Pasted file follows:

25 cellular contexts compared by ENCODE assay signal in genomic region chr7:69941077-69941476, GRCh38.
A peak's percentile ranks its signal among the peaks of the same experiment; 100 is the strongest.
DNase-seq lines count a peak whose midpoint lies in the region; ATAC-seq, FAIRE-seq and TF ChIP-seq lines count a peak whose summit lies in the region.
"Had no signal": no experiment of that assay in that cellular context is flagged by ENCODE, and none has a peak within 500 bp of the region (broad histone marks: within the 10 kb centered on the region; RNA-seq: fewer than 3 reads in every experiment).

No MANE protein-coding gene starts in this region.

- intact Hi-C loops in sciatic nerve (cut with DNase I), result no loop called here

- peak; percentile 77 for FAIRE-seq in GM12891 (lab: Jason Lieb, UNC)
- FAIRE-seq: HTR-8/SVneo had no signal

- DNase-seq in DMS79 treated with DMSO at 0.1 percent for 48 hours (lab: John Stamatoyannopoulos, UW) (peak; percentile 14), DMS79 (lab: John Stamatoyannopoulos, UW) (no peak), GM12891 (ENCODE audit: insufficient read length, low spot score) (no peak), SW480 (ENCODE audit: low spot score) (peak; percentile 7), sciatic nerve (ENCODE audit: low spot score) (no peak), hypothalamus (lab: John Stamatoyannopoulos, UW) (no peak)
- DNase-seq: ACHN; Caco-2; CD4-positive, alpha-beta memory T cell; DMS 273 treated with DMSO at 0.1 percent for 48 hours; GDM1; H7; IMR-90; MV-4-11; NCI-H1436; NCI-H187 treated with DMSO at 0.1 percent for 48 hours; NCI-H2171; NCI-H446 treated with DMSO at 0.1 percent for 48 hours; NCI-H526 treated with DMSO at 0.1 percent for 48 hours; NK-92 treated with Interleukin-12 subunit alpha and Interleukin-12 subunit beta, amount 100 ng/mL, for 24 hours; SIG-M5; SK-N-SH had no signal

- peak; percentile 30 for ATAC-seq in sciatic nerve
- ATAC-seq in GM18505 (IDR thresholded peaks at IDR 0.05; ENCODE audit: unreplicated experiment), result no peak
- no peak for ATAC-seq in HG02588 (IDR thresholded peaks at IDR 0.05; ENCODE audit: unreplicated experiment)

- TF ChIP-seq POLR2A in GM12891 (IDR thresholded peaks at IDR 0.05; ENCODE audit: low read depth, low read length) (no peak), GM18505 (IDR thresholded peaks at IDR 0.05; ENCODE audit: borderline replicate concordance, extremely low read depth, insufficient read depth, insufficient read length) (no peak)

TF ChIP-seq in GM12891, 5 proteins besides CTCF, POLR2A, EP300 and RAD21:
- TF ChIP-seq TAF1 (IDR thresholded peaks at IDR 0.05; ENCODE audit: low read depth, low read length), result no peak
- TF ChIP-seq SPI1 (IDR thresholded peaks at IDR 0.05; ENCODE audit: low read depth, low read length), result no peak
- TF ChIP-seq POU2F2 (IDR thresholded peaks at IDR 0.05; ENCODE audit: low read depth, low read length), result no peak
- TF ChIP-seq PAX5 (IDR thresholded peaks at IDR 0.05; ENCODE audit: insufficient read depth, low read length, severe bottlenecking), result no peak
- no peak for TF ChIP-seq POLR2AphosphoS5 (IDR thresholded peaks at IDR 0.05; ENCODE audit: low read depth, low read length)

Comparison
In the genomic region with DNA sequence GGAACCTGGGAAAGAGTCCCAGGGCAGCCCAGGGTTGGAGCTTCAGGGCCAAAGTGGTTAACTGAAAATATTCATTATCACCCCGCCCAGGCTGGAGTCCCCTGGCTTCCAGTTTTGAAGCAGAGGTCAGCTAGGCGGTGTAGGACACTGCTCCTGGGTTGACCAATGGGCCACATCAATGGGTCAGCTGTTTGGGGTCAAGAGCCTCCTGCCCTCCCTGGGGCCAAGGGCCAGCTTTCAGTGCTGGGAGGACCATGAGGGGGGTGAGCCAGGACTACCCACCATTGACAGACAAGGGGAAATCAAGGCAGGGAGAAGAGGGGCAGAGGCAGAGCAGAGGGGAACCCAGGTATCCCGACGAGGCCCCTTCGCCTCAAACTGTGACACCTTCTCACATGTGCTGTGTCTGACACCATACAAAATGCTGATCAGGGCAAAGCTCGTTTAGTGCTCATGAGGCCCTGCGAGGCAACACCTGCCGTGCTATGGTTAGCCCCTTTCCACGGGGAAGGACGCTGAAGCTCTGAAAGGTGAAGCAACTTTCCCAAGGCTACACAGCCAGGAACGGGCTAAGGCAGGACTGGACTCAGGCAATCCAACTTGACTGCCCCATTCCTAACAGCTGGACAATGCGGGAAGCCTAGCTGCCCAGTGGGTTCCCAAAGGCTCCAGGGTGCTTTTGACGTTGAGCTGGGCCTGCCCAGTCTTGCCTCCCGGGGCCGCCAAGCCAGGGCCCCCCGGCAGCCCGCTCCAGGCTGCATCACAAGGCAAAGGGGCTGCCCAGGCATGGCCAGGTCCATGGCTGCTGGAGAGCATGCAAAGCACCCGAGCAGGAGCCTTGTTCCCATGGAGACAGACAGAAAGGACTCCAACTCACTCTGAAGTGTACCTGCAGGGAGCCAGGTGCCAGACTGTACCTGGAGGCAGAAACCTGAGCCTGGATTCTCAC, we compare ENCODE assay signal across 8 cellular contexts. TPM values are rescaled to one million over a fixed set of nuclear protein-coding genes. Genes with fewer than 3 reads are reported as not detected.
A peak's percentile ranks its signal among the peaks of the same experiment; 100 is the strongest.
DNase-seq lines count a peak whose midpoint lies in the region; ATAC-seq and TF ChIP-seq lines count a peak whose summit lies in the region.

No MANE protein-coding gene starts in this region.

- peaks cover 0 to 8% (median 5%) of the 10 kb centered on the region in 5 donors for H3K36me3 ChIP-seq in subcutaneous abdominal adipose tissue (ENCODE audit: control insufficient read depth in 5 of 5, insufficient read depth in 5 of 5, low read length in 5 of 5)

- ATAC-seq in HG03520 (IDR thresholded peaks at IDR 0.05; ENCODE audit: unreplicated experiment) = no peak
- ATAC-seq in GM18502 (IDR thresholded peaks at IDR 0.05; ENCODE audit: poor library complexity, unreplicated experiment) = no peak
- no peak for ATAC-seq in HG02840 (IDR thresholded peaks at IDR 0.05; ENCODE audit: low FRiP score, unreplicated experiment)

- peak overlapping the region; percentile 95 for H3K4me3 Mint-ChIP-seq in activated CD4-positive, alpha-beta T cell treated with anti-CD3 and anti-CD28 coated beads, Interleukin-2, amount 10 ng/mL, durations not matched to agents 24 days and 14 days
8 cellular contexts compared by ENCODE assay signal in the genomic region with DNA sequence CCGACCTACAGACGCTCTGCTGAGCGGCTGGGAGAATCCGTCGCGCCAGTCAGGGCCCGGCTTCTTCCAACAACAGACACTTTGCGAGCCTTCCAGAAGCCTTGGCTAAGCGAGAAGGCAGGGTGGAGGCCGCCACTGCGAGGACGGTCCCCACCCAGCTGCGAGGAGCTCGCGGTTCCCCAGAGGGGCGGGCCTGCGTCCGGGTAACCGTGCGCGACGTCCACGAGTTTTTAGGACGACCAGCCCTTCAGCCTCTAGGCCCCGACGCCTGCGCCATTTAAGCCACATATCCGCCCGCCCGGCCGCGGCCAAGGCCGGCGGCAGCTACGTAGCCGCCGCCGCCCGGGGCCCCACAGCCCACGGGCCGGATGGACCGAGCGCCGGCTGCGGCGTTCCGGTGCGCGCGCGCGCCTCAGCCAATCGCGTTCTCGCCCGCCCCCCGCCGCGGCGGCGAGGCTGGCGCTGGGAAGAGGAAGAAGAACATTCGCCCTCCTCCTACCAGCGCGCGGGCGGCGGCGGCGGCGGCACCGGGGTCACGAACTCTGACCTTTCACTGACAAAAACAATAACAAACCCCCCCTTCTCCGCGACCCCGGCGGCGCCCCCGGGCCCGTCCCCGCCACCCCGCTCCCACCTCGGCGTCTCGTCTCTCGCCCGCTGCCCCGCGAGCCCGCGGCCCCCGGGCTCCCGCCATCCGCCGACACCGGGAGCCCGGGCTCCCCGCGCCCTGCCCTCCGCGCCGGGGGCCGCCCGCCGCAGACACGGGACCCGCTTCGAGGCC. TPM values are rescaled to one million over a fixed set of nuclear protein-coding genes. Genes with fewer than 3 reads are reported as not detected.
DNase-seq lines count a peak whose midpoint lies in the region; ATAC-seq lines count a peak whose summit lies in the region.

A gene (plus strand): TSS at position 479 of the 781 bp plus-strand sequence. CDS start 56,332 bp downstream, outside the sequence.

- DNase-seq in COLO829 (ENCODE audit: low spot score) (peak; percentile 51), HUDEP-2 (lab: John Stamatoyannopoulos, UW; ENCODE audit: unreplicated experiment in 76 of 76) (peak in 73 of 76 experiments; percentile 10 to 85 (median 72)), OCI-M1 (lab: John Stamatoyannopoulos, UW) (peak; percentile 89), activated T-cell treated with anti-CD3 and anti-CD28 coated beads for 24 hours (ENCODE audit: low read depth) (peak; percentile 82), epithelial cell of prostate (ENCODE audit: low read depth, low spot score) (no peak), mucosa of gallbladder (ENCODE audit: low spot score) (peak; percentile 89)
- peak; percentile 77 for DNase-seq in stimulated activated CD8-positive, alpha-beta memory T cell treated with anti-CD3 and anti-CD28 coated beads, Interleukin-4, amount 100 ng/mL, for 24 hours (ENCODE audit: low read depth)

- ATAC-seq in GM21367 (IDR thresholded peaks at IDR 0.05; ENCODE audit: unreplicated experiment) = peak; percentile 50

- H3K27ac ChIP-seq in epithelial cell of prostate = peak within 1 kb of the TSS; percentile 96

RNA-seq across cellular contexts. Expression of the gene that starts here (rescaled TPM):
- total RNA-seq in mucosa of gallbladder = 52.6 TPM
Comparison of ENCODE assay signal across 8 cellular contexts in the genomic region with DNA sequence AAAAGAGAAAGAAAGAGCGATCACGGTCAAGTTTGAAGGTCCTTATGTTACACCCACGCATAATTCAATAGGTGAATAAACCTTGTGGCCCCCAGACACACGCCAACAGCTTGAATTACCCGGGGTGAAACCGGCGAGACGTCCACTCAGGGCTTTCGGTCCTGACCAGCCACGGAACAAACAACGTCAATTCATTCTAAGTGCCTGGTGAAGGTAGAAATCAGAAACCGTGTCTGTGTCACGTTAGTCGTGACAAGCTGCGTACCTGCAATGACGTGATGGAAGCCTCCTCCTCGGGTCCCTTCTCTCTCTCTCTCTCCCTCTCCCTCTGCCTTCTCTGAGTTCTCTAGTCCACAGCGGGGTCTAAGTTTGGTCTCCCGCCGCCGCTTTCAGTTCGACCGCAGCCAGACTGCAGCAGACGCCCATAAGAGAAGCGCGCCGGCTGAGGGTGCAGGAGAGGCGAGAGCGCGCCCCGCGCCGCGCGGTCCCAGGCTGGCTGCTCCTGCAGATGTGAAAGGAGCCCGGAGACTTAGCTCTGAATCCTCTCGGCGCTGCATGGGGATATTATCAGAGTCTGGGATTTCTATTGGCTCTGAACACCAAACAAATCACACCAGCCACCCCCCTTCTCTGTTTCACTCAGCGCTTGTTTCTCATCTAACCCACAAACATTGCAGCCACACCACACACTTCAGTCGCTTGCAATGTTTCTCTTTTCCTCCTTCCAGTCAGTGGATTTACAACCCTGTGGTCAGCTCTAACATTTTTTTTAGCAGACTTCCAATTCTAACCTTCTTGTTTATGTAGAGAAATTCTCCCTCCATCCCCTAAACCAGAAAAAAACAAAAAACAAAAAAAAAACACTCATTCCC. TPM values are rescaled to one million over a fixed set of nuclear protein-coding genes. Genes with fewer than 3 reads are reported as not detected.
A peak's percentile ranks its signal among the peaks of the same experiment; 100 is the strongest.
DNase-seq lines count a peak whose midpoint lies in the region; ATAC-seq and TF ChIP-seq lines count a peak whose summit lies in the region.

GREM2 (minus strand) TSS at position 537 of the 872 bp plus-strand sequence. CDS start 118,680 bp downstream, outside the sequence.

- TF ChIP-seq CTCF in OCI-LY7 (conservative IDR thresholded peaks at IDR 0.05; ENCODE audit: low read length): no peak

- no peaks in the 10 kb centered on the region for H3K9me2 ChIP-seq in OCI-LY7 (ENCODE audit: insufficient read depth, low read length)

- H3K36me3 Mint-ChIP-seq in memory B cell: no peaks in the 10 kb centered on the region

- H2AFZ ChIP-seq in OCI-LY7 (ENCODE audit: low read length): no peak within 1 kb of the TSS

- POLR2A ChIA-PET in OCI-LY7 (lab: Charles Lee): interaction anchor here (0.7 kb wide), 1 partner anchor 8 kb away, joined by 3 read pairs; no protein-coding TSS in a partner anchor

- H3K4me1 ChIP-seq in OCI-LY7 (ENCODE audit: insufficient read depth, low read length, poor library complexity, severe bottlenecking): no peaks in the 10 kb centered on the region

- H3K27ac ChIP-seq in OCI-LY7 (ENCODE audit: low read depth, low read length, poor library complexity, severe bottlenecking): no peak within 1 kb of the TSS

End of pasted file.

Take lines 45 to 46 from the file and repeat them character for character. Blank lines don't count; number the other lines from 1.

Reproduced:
- no peaks in the 10 kb centered on the region for H3K9me2 ChIP-seq in OCI-LY7 (ENCODE audit: insufficient read depth, low read length)

- H3K36me3 Mint-ChIP-seq in memory B cell: no peaks in the 10 kb centered on the region